My guess is, anyone whose addictions and ego are as fully wrapped up in power and scorekeeping and luxury is unlikely to see the light, as it were, even in these IRL scenarios. I am sure they’d rather risk it, just like they’d rather kill our planet than change, see the light, do the right thing, step up, etc. because they are addicted to what they have and enjoy today.

I admit that addiction to delusion, extreme comfort and power is not the sole province of billionaires. But they are the ones who are overwhelmingly more damaging to us and our planet, than us plebs. At the risk of overstating/repeating what @milliefink said upthread…

Trying to end on an upnote, here is an IRL example of someone from Patriotic Millionaires (?!?!) making better choices, or starting to:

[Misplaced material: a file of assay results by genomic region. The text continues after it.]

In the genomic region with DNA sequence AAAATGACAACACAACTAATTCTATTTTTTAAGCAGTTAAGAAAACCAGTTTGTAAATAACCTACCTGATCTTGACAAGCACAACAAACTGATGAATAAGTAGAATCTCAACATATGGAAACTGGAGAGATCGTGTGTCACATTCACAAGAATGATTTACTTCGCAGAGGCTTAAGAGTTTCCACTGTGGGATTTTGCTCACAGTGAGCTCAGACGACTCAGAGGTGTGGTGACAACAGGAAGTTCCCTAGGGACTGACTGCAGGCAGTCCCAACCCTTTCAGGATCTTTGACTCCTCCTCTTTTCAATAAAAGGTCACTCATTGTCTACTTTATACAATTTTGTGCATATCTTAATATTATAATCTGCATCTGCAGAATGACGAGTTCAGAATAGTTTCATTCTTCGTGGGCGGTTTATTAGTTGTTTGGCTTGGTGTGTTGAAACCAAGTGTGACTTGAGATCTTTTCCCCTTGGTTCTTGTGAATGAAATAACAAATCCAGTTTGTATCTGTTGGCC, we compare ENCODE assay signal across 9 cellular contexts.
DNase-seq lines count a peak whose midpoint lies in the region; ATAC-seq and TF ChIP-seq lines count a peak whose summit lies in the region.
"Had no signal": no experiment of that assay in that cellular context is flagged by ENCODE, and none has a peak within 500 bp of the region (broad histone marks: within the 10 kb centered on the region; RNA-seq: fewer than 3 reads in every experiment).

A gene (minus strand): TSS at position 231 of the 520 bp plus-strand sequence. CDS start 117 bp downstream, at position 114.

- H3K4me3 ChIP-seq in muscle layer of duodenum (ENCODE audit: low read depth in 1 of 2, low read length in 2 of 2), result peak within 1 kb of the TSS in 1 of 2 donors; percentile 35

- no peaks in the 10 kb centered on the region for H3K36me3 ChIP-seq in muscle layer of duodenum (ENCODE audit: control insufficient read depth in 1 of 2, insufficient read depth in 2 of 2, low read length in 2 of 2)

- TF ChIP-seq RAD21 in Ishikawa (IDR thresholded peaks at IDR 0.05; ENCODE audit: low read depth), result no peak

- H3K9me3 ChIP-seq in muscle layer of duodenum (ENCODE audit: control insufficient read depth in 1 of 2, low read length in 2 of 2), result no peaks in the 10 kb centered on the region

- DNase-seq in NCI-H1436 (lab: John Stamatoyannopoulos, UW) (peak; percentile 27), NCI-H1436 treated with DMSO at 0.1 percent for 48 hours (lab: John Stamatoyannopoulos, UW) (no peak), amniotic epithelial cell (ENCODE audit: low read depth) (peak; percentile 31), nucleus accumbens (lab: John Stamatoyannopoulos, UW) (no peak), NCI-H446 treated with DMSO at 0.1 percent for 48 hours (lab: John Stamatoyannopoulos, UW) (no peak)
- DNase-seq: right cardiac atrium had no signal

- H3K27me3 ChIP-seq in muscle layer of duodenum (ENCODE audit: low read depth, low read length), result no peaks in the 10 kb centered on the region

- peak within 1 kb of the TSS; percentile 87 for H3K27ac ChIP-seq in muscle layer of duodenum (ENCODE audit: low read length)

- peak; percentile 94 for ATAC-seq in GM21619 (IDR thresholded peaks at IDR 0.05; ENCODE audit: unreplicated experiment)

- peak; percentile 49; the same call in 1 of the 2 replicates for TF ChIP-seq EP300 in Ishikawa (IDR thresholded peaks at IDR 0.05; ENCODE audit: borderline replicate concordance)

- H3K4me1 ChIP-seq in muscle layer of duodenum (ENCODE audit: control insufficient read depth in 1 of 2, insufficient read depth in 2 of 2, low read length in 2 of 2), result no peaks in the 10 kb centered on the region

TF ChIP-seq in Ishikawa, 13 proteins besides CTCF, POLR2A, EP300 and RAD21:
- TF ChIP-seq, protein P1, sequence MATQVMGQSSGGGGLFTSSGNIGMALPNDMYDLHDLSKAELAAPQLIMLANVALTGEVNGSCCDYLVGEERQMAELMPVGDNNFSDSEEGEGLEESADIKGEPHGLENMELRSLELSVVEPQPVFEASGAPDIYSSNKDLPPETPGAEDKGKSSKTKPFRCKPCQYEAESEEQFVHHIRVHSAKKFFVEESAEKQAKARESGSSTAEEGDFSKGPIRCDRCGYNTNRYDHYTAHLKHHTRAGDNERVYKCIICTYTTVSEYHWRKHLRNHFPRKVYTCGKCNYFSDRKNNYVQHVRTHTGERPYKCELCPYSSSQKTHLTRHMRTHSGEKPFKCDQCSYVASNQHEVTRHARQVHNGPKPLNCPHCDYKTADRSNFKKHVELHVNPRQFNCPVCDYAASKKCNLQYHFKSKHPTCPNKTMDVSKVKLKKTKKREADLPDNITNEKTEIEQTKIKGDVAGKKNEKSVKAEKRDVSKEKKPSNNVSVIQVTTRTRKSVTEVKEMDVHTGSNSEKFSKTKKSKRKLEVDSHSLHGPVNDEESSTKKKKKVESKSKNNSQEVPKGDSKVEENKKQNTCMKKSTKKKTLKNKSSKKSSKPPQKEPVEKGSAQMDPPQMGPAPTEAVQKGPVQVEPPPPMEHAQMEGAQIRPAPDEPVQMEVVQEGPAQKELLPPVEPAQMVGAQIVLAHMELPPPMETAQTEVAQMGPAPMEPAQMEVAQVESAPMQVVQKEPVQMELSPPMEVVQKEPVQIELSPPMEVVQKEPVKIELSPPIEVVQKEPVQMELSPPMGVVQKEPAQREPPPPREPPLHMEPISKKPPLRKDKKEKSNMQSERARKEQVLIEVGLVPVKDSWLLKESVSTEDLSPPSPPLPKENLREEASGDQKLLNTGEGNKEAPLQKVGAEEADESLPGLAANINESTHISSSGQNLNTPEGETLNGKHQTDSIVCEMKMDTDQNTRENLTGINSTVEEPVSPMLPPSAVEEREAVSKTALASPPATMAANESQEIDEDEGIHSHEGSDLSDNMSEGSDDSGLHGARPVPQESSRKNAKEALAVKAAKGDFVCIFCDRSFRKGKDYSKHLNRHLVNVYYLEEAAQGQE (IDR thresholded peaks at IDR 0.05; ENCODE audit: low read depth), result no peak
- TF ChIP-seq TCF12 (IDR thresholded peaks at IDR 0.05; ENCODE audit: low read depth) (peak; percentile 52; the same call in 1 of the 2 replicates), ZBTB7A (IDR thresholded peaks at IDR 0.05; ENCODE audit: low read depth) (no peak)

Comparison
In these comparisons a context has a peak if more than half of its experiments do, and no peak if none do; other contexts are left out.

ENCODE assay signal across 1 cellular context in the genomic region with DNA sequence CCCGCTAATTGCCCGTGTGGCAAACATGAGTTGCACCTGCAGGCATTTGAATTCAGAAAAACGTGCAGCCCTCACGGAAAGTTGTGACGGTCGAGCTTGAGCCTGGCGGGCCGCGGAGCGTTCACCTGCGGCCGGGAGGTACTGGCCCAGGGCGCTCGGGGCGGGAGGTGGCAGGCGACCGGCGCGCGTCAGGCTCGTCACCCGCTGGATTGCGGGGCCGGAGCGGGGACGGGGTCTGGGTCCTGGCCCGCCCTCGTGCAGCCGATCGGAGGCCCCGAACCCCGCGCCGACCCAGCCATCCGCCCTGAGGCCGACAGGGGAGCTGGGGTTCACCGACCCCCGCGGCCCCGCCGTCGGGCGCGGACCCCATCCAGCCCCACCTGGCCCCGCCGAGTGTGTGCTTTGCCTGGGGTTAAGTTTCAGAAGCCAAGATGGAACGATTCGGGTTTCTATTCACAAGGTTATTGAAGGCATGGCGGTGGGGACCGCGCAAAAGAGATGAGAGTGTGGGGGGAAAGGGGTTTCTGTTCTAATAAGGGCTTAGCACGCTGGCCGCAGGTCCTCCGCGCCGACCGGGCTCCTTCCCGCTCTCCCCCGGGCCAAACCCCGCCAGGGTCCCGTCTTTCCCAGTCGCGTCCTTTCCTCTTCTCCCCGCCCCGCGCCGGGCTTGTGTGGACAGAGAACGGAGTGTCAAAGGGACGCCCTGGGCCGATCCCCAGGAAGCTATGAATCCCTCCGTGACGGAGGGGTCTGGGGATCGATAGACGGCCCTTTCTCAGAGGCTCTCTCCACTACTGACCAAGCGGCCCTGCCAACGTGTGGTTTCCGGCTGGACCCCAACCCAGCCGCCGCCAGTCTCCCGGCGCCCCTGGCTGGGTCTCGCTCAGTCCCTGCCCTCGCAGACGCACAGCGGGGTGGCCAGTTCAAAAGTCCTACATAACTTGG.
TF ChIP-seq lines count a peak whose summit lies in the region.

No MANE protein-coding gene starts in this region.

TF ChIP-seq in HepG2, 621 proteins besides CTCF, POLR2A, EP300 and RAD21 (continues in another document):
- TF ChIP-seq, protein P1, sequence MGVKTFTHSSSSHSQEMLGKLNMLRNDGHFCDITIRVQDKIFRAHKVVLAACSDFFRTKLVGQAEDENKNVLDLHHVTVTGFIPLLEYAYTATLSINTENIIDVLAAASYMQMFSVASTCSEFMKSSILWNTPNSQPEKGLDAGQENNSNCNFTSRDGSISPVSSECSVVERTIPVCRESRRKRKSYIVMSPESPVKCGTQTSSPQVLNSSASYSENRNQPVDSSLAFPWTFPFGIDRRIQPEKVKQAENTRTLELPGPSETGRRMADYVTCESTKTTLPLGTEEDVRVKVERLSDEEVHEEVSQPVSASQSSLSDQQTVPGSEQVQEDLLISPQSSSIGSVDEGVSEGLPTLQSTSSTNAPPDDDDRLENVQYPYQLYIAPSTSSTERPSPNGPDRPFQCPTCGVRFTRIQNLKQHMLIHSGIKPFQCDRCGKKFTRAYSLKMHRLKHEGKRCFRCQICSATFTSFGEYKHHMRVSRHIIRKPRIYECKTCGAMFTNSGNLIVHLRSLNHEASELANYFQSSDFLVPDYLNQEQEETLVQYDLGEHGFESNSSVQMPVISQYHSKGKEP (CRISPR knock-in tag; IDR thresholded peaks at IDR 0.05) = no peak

Abigail Disney has pretty consistently said that it’s messed up that she’s never had to do any work in her life because of her Grandad. Just hand the principal to a reputable financial advisor who likely slams it into an index tracker.

Without wealth taxes, or at least taxing wealth-derived income as hard as labour-derived income, she doesn’t need to actually risk the capital, or take a day-to-day interest in the companies she’s invested in, to be unimaginably rich.


In a press release in January, the agency said it had compiled a list of 1,600 high-income individuals with tax liabilities. After assigning 900 cases to agency officials, the IRS was able to collect more than $482 million, with more to come.